That would be a more sustainable model than propping up creators through direct funding, and with Meta looking to integrate more eCommerce processes across all of its apps, it could also link into that broader push, giving more creators more reason to tag products, which could ideally help to shift user behaviors by exposing them to more purchase links in more posts.

On another front, that could also blunt TikTok’s move into the same.

Following the lead of its Chinese variant ‘Douyin’, TikTok’s working to add in more commerce elements, with a view to helping creators earn more money from their in-app efforts.

Douyin commerce

Commerce has become Douyin’s biggest revenue stream, and it seems likely that TikTok will move in the same direction – but if Instagram can get their first, with more inclusive, accessible shopping options, both for users and creators alike, that could be another way for IG to fend off rising competition from the short-form video app.

It seems to be all part of the bigger Instagram shift, aligning everything around the Reels/TikTok format and adding in more options for creators to make money from their content.

As such, the removal of in-stream ads makes sense, and it may be the first step towards a new set of monetization options in an expanded Instagram commerce push.

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Cheeky branding wins (and missteps)


Cheeky branding wins (and missteps)


Branding and rebranding is getting more fun, here we look at some of cheekiest brands that have caught our eye – for the right and wrong reasons.

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Google Outlines Ongoing Efforts to Combat China-Based Influence Operations Targeting Social Apps


Google Outlines Ongoing Efforts to Combat China-Based Influence Operations Targeting Social Apps

Over the past year, Google has repeatedly noted that a China-based group has been looking to use YouTube, in particular, to influence western audiences, by building various channels in the app, then seeding them with pro-China content.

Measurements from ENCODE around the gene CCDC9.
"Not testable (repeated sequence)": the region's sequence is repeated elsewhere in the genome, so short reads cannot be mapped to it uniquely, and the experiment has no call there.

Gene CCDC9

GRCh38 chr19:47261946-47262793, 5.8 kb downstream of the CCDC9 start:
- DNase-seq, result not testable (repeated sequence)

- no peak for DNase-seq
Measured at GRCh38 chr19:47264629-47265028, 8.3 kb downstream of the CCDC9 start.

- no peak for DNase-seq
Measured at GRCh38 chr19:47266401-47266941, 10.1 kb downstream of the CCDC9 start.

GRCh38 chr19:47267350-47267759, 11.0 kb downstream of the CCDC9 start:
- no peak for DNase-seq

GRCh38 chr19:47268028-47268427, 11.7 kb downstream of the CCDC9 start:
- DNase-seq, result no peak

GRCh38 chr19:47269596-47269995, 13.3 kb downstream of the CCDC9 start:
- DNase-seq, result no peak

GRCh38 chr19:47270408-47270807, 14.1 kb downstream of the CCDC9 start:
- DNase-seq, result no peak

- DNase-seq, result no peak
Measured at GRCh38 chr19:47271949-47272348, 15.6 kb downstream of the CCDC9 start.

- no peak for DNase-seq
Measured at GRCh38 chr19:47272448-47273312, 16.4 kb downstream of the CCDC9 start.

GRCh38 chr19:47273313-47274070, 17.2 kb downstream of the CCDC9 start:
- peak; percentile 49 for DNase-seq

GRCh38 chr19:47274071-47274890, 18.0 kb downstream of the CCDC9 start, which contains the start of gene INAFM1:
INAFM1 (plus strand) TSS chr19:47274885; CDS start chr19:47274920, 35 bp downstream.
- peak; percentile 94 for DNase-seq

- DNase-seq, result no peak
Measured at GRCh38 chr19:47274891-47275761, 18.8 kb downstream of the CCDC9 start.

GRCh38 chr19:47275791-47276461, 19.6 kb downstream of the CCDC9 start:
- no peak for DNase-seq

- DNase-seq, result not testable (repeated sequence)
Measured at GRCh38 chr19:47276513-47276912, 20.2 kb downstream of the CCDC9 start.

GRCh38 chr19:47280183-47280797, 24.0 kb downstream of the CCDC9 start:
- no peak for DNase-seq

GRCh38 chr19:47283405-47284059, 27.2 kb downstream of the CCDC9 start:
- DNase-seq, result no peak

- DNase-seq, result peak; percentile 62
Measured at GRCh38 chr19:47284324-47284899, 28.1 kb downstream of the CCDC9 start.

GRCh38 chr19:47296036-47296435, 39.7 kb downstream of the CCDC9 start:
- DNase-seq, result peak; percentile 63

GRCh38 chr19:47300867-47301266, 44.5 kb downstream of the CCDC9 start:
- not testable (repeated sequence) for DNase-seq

There’s limited info available on the full origins or intentions of the group, but today, Google has published a new overview of its ongoing efforts to combat the initiative, called DRAGONBRIDGE.

As explained by Google:

In 2022, Google disrupted over 50,000 instances of DRAGONBRIDGE activity across YouTube, Blogger, and AdSense, reflecting our continued focus on this actor and success in scaling our detection efforts across Google products. We have terminated over 100,000 DRAGONBRIDGE accounts in the IO network’s lifetime.

As you can see in this chart, DRAGONBRIDGE is by far the most prolific source of coordinated information operations that Google has detected over the past year, while Google also notes that it’s been able to disrupt most of the project’s attempted influence, by snuffing out its content before it gets seen.


Worth noting the scale too – as Google notes, DRAGONBRIDGE has created more than 100,000 accounts, which includes tens of thousands of YouTube channels. Not individual videos, entire channels in the app, which is a huge amount of work, and content, that this group is producing.

That can’t be cheap, or easy to keep running. So they must be doing it for a reason.

The broader implication, which has been noted by various other publications and analysts, is that DRAGONBRIDGE is potentially being supported by the Chinese Government, as part of a broader effort to influence foreign policy approaches via social media apps.